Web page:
My ability to remember routes stretches to mountain bike trails but does not include an encyclopedic knowledge of trail names and statistics. If you asked me about a ride three years ago someplace I could describe the entrance way, what the trail was like and list my favourite three corners, but often I would not be able to tell you the name.
Joan and dog Sky track, monitor and keep the Kiwi’s safe in the hope they can become better reestablished in the NZ wilds. In the Paparoa range they have several Greater Spotted Kiwi birds, which are the largest of the species (up to 50cm tall), and in the middle of the night we were treated to the whistling of a male near the hut.
Getting lost is not an option. It might appear I am lost, but it just means the map I am reading doesn’t actually bear any reasonable resemblance to reality. This happened to me yesterday – or about three weeks ago if you are reading this the first day Cam posted it, or possibly much much later if you did manage to pull this detritus out of the Wild West Wonderland garbage dump of content. I was riding in Nelson, New Zealand trying to explore what trails were on offer on a day when there seemed to be no one available to show me around the good stuff. I had done the logical thing and gone down to the bike shops to find a local trail map, but of course, being a sunday none of the half a dozen half-arsed bike shops were open so I went to the tourist information centre and purchased a map which was titled Nelson’s Best Mountain Biking Tracks. Now when you pay $5 for a map with such a boastful and authoritative title you really expect the best, but this being mountain biking I knew there would be some deficiencies. There are very few mountain bike maps or guides that are ever informative, detailed, up to date, or that can accurately describe what a Best Mountain Biking Track actually means. Mountain bike trail maps are usually more than vague caricatures of the terrain to which they allude to. The phrase ‘more useful to wipe your arse with’ comes to mind, but then again they are printed on the kind of paper that I wouldn’t use to wipe toothpaste off the bathroom mirror.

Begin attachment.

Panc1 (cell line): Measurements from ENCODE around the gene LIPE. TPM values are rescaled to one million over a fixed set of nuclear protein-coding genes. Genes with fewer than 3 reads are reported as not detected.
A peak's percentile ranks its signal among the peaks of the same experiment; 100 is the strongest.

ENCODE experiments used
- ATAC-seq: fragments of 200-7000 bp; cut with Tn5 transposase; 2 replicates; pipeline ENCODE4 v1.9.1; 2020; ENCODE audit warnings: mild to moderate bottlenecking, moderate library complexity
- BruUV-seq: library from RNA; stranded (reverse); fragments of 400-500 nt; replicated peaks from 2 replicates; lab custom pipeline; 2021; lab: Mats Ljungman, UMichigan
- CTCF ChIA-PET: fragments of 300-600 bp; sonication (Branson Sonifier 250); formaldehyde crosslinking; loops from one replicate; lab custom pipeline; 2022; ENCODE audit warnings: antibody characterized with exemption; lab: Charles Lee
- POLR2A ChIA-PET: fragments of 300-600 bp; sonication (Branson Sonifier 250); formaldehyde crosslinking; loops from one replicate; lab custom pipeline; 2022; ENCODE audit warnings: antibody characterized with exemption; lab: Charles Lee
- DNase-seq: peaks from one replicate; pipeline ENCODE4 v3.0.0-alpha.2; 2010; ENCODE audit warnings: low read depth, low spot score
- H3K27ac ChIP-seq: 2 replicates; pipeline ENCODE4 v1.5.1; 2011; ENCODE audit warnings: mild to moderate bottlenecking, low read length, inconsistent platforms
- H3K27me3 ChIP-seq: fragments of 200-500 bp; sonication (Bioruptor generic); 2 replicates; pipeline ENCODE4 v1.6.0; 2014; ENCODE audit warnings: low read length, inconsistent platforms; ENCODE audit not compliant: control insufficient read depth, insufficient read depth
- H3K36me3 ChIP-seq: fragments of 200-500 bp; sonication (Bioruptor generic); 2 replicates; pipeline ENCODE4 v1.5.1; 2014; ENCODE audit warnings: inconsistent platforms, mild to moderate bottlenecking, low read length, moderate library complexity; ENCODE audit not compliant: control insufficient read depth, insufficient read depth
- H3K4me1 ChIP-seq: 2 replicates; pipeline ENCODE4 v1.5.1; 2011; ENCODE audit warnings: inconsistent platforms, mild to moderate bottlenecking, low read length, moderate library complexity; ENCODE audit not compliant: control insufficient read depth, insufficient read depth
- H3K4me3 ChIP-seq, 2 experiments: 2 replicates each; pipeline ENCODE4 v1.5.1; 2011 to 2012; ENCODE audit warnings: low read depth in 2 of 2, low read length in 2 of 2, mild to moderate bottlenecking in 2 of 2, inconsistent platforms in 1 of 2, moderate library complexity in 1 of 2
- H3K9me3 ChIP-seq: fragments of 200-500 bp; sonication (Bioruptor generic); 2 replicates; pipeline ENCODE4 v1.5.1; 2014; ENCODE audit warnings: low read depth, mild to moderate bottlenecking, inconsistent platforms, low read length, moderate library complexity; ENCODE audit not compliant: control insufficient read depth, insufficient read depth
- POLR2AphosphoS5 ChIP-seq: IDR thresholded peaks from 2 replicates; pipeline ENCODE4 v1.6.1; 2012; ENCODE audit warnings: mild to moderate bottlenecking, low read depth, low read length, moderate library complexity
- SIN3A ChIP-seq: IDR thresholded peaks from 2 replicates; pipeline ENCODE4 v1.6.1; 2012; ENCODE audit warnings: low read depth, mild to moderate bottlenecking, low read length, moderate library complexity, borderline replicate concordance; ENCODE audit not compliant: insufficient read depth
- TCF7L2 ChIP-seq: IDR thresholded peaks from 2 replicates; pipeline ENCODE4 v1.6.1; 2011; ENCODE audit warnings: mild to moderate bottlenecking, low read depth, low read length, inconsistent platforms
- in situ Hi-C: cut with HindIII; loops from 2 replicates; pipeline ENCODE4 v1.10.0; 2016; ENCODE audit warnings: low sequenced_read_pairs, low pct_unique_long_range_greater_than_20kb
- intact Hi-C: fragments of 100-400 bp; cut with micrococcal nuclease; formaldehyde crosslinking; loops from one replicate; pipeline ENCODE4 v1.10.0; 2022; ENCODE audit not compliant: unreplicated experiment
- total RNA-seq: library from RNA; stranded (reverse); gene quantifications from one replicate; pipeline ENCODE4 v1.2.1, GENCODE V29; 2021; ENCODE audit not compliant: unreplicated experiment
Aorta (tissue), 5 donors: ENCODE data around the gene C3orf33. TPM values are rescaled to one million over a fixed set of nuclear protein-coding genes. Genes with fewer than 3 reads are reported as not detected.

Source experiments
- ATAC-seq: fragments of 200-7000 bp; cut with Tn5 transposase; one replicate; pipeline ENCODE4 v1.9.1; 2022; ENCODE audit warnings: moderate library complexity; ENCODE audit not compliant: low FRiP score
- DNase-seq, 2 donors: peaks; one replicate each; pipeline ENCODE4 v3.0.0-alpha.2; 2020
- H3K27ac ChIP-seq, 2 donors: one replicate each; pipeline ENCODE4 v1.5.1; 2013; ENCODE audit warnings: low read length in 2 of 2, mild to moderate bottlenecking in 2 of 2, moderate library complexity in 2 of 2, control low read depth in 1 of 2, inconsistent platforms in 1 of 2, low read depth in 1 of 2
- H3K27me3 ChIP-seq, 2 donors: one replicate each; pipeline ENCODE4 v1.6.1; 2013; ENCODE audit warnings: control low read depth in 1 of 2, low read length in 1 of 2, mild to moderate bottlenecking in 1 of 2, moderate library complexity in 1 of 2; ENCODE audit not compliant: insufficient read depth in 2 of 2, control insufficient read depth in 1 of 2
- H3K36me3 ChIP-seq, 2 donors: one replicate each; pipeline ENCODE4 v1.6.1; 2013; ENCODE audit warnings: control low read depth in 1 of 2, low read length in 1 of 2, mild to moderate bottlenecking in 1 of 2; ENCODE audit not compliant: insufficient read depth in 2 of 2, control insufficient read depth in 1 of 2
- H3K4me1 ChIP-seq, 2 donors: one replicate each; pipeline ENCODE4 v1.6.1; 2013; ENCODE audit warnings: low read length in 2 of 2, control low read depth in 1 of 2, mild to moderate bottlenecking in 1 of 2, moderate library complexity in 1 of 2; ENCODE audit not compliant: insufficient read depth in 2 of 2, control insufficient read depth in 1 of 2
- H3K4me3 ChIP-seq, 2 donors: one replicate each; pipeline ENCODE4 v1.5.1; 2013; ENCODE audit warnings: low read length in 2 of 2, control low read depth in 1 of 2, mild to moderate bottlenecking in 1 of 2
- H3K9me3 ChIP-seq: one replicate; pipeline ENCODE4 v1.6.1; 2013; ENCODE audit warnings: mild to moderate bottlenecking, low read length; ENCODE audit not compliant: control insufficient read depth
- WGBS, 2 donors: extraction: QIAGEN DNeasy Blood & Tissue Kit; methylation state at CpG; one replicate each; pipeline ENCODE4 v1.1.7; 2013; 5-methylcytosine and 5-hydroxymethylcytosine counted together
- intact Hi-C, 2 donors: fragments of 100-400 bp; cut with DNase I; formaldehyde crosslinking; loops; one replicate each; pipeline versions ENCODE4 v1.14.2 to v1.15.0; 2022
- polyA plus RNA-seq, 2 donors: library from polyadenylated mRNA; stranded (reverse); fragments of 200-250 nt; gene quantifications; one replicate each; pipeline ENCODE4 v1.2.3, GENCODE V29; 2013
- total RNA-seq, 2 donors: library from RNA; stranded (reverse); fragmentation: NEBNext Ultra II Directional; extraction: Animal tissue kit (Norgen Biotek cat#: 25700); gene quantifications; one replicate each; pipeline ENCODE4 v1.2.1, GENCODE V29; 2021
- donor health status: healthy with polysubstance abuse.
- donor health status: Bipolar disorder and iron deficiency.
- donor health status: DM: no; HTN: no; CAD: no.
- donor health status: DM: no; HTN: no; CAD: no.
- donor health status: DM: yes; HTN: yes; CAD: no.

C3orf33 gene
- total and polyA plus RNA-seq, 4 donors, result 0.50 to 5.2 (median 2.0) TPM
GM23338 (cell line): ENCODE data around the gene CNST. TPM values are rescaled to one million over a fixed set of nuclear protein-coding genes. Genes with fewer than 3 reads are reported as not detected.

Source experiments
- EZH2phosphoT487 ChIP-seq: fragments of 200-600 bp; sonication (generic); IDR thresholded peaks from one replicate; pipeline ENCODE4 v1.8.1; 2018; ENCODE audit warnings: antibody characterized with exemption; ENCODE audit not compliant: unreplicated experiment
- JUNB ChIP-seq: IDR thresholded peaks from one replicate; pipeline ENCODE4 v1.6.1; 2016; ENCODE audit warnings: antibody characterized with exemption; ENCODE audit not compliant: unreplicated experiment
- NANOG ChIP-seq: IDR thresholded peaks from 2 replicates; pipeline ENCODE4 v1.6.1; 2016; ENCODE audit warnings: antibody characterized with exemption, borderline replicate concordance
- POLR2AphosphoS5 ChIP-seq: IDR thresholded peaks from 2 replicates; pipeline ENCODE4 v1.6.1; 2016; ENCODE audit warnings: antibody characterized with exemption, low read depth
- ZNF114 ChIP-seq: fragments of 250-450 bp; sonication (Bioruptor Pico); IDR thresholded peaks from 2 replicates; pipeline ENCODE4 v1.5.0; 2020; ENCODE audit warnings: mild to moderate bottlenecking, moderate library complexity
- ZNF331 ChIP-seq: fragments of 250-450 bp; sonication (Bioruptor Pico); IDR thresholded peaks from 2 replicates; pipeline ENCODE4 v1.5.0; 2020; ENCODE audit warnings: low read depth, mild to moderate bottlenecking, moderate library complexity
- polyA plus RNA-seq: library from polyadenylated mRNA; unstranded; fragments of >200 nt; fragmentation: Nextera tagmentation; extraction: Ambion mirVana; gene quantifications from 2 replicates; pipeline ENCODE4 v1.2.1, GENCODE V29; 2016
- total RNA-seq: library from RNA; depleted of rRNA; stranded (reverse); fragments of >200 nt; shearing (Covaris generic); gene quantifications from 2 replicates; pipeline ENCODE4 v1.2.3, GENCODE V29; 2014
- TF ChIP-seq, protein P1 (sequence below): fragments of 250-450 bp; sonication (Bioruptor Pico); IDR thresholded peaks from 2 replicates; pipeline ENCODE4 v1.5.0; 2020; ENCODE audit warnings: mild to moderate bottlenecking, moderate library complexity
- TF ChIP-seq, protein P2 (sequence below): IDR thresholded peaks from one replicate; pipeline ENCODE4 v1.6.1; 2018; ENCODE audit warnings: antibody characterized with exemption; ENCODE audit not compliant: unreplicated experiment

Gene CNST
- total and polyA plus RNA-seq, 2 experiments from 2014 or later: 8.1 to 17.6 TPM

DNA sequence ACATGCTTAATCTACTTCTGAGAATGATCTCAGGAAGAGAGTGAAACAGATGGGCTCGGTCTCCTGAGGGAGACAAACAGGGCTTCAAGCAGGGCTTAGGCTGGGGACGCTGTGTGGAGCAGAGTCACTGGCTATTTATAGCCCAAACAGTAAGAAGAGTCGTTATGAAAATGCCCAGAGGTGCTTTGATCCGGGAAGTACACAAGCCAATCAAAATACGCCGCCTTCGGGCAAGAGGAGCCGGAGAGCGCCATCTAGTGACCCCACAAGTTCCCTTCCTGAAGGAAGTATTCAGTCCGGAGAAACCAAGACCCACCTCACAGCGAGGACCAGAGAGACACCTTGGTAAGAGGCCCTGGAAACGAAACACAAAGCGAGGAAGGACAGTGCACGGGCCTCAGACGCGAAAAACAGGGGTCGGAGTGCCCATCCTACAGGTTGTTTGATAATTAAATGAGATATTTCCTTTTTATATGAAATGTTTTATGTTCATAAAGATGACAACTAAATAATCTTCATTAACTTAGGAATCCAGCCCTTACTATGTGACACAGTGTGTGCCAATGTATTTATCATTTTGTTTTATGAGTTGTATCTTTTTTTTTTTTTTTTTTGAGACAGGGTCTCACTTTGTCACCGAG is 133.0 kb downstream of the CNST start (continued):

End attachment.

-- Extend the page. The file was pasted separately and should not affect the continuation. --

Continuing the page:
One of the many restored cable bridges on the Croesus track. An old gold mining track that carves through incredible bushland and makes for the best breakfast rides.
This particular map missed whole roads out, added some extras that may or may not of existed around the time of the Moa, and handily put in directional markers that showed the direction you should ride the trail if you are a droopy eyed armless child. So I doubt I would have been so confused as to which island I was on if only the map hadn’t been put together by some half-witted lost boy years ago. Just like the map is not the territory, the map I had purchased had no relation to maps themselves. I could have got better directions from a garbled telephone conversation with a stroke victim who rode the trails one time when he was hammered drunk and I could of drawn a better map on a hessian sack using a blunt pencil whilst wearing two pairs of winter gloves.
Browning hut. This is a shorter ride in Nelson but we decided to ride up at night, camp out then ride it out at first light. A warm fire, beaming stars, and good sleep followed by the rockiest rootiest helter skelter rides outs.